Yesterday I had fried bannock for the first time. I have not yet met a bannock that I didn’t like but fried just brings it to the next level. Here is my first attempt at making fried bannock coated in cinnamon and sugar, as there is no sugar in the dough. All I can say is yum!
Yesterday I went to a citizenship ceremony at the Service Canada building. I was joining with my friends from the community choir of which I am a part, to sing for another member who had just passed her citizenship test.
As many of the buildings are not clearly marked and addresses are meaningless. The addresses are based on which order the houses/homes/dwellings were built. This means that you could have building number 6 beside building number 157 or 2008. It is interesting, as the directions I was given to find the building were- it’s across from where you get your liquor license. Not very helpful as I have not purchased a liquor license and it makes me somewhat worried about the alcohol consumption by the other members of the choir. : )
I made it to the building and after the presentation of the certificates to 25 new Canadians, we all joined in song in singing our National Anthem. It was an amazing experience, as our representative senator Dennis Patterson wearing a seal skin vest spoke to the assembled people. Lieutenant governor Nellie Kusugak also had interesting stories to tell of people who came up to Nunavut and stayed to become Canadian citizens and also family members. The ceremony took place mostly in English and French with a few words in Inuktitut.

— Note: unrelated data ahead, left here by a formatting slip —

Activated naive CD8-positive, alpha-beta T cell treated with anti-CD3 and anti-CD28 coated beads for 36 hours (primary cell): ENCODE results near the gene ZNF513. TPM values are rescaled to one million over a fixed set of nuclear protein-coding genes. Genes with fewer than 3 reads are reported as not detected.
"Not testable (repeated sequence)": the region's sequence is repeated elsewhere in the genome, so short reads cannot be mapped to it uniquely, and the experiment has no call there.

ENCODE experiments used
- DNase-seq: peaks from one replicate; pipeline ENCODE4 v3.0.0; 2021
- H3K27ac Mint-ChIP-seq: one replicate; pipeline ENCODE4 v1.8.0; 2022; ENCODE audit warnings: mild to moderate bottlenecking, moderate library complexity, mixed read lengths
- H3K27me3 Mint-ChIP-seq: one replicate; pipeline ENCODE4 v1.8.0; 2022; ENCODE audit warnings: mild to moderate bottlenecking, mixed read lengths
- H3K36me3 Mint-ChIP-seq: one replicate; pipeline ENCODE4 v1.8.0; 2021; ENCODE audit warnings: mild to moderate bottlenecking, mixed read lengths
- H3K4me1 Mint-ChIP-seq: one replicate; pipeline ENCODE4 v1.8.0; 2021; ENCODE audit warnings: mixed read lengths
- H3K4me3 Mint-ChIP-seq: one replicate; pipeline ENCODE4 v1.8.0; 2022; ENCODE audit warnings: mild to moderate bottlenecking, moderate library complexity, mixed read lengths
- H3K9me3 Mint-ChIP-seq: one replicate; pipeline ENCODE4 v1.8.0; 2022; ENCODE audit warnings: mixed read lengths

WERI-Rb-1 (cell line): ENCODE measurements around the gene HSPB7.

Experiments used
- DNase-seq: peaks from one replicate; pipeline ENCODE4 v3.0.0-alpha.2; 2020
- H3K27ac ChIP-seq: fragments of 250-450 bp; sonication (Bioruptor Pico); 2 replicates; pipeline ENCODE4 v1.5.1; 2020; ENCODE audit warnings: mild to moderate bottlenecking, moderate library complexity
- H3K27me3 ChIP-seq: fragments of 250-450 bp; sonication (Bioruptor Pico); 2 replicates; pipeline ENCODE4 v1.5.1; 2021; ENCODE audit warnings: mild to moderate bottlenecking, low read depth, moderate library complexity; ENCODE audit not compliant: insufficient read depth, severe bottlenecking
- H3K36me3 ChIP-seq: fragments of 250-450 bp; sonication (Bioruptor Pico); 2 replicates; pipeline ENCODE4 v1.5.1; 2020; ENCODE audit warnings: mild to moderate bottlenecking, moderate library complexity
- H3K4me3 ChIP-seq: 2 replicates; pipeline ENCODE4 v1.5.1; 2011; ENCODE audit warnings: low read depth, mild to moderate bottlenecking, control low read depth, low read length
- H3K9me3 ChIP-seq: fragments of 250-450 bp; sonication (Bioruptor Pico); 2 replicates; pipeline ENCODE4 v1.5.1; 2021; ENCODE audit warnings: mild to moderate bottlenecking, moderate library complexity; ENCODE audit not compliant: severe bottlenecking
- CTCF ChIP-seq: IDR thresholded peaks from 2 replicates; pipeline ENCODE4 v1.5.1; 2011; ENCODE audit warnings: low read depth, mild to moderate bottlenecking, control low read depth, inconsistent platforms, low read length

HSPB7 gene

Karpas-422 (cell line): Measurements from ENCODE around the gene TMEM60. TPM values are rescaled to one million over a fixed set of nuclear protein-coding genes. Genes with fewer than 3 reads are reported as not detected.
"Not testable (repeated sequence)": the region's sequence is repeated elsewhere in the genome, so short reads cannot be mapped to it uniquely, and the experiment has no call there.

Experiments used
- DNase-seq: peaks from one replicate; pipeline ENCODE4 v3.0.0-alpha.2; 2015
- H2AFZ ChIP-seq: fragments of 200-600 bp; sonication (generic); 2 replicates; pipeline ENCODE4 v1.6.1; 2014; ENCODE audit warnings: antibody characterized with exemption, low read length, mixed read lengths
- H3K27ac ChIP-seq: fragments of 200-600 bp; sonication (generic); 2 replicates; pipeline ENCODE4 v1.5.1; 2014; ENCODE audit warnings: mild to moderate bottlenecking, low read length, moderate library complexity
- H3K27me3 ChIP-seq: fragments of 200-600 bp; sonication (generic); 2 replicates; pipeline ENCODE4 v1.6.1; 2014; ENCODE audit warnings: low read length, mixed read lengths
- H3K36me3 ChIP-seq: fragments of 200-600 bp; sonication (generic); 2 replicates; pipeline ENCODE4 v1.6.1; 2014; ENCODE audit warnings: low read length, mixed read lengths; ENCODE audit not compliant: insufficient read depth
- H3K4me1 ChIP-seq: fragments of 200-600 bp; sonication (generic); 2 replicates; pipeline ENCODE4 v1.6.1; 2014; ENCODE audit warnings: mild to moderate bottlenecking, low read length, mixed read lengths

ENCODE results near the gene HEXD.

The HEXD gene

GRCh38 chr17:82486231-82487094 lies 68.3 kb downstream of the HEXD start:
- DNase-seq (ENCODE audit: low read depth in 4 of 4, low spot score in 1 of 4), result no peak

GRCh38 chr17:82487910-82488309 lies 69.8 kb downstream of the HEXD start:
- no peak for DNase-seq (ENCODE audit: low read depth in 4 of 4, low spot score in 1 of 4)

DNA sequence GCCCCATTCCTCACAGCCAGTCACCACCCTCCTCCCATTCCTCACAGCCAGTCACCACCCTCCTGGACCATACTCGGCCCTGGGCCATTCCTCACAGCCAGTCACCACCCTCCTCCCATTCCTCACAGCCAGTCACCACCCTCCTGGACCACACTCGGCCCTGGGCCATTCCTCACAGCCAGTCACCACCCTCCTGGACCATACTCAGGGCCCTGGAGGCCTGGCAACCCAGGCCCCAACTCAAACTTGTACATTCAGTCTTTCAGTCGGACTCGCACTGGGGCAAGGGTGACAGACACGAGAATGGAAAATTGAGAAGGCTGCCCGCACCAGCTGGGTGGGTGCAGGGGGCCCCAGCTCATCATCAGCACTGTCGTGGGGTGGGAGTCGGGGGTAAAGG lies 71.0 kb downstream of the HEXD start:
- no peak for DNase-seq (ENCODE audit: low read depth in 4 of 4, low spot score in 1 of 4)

Wouldn’t be Canada it there weren’t any Mounties.
Here is a photo of the blackberry- yes it’s getting cold outside. We have even started to plug in the car. Thank goodness for remote start and the plug switch in our apartment. Please note the ‘feels like -35.’
Buildings on the Road to Nowhere …going somewhere.
Views of the harbor. With the light dusting of snow one can gain a better perspective of the heights.
The another ship arrived(the second last of the season) two weeks ago. They had a large load of sealift crates which one can contain in many cases large Costco orders. Items such as laundry detergent, tires, toilet paper, pet supplies, canned goods and loads of pop are popular items to order and have shipped, as the combined costs do not come close to the costs in the stores in Iqaluit.
For instance…a package of bacon costs approximately $15.00 and a large coffee creamer $19.96 (Ottawa price around $5.50). A dozen cans of coke can cost up to $26.00. Most things I can live without as they are not on my list of good staple foods, however one starts to miss things when they are not readily available with cost being a big factor. May sound crazy but it’s true. All of a sudden I’m craving rum and coke- go figure! sealift crate being moved